Because presentation of milk-alkali syndrome is widely variable, a careful history is important to making the correct diagnosis. A classically taught mnemonic used to recall effects of hypercalcemia lists bones (osteoporosis), stones (nephrolithiasis), groans (abdominal pain, nausea, vomiting), moans (bone pain), and psychic overtones (depression) as clinical symptoms. Other attributed signs and symptoms included, headache, vomiting, drowsiness, dehydration, weakness, elevated heart rate, disorientation, and altered mental status [6, 7, 9, 14].

A review of over-the-counter medications will often reveal the source of increased calcium intake. Laboratory values are also an important part of the diagnosis and include elevated calcium, a low or normal PTH level, and a metabolic alkalosis.

Once the diagnosis is made, emergent treatment should include stopping the offending agent and administering aggressive IV fluids [2, 4]. In most cases, this alone will correct the patient’s metabolic derangements; however, severe cases may require the addition of furosemide, bisphosphonates, steroids [2, 4], and calcitriol [4, 15]. Historically, furosemide has been used after volume status has been restored in order to promote calciuresis; however, more recent studies have been unable to support the effectiveness of furosemide as first line therapy for hypercalcemia [15]. Bisphosphonates, such as pamidronate and zoledronate, may take 24–48 hours to take effect and thus are not to be used as first-line agents in the emergency department. A common complication of bisphosphonate use is hypocalcemia so calcium levels should be monitored closely when employing this therapy. Calcitriol may decrease calcium levels in as little as 2 hours when used IM or SQ, making it potentially well suited in the acute care setting.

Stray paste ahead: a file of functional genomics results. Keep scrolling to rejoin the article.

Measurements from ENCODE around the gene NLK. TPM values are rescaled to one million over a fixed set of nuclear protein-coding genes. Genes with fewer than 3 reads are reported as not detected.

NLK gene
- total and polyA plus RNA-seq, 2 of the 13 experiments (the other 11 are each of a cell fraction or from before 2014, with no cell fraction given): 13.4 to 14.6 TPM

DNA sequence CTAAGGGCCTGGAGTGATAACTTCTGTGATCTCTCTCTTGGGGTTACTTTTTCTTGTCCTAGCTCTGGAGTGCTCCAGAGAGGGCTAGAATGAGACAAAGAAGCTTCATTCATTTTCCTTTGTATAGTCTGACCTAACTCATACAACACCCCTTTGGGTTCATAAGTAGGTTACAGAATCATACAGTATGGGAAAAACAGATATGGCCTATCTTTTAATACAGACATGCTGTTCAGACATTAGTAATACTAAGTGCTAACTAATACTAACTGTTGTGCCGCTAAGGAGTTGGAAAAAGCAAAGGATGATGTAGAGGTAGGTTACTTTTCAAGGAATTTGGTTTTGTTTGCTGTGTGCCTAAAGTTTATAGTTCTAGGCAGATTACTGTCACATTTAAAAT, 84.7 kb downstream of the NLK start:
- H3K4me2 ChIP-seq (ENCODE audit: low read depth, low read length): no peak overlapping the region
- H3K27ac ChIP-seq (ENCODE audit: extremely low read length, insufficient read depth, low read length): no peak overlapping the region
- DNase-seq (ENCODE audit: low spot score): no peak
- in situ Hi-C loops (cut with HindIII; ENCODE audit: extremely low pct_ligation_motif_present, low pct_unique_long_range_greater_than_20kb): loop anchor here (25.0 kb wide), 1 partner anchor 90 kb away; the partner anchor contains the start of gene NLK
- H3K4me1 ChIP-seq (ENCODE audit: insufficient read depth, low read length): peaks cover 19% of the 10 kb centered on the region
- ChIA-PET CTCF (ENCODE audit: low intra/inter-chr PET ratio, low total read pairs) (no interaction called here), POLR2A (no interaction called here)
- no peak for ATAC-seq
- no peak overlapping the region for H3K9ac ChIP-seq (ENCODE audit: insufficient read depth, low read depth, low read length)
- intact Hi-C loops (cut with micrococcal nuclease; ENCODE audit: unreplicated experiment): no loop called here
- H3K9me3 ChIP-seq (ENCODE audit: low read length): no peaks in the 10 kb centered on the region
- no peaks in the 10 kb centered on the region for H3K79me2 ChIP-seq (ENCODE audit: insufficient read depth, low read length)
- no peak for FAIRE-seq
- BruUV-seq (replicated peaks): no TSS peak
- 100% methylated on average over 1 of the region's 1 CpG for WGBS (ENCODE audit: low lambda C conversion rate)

4. Conclusions

Milk-alkali syndrome can be a difficult diagnosis that requires a high index of suspicion in order to quickly identify the disorder and initiate appropriate therapy. As a common cause of hypercalcemia, it is important for clinicians to keep the syndrome on their list of differential diagnoses. Failure to recognize the syndrome or appreciate its dangers can lead to prolonged hospital stays, permanent kidney damage, neurologic damage, and death. Since patient presentation alone can be highly variable and vague, a careful history and knowledge of the syndrome are key factors in caring for patients with milk-alkali syndrome.